Home sales down for the first half of 2022: “If people absolutely must not move, they are waiting to see what happens” | Company

The number of homes sold in the Baton Rouge metro in the first half was down 8.4% from the first six months of 2021 as rising interest rates caused a slowdown in activity.

There were 6,529 homes sold through the end of June, according to figures released Monday by the Multiple Listings Service of the Greater Baton Rouge Realtors Association. This compares to 7,128 service sales through the end of June 2021.

Broken down by parish, home sales fell 0.9% in Livingston, 6.2% in East Baton Rouge and 18.5% in Ascension.

Kristina Cusick, broker and owner of Town & Parish Realty in Prairieville, said it’s not just interest rate increases that’s causing slower sales. Rising gas, food and electricity prices are taking their toll.

“If people absolutely shouldn’t move, they’re waiting to see what happens,” said Cusick, who is treasurer of the GBRAR board.

The average rate for a 30-year fixed-rate mortgage was 5.51% on Thursday, according to Freddie Mac. That’s up from 3.22% at the start of the year. Rates are expected to rise further; the Federal Reserve is expected to raise rates perhaps as much as a percentage point at its meeting next week in a bid to slow the economy and bring inflation under control.

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In a sign that home sales will continue to lag the pace of 2021, the number of pending sales fell 16.2% in the first half. Pending sales are an indicator of future activity. Monthly pending sales figures have been more than 20% lower than 2021 figures since March.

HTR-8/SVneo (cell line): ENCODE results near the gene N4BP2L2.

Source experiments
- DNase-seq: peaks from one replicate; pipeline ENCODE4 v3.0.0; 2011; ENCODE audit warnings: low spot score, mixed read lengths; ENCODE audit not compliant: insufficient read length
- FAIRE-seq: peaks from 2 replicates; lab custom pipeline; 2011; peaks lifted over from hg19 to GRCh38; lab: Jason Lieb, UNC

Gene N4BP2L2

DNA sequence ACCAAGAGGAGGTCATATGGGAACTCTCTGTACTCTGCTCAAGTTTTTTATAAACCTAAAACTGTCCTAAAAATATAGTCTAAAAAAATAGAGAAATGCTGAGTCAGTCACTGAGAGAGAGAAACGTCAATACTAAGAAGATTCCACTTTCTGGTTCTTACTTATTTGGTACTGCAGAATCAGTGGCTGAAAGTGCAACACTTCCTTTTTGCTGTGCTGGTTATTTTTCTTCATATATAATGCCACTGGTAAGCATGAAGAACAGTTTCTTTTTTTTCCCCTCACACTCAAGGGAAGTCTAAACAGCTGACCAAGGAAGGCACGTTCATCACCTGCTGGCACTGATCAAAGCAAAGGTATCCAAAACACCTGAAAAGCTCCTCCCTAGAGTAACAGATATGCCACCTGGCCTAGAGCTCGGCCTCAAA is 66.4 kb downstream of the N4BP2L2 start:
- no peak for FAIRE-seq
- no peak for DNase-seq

Despite the bad signs, Cusick said she was telling her officers not to panic. Things are different from the housing market crash of 2008 due to lending to borrowers with poor credit. Lending standards have since been tightened.

“It’s more of a market correction that we’re seeing,” she said. Home sales are up 14.4% for 2020 and 10.9% for 2021. This has led to a tight inventory of properties for sale, with sellers in some cases receiving as many as a dozen offers for their homes.

But the stock of homes for sale rose slightly in the first half of the year, giving people looking for a home more choice. At the current rate of sales, the inventory of homes for sale in the area would last 1.7 months. That’s low – a balanced market has about six months supply in inventory – but higher than the 1.4 month supply in June 2020.

“The ball was in the seller’s court for a long time,” Cusick said. “We are moving closer to a more balanced market. It’s not a terrible thing. We were really on the verge of having an affordability problem.

Even as sales slowed and inventory rose, home prices in Baton Rouge’s metro continued to rise. The median home price was $252,303 in the first half, up 7.4% from $235,000 in 2021.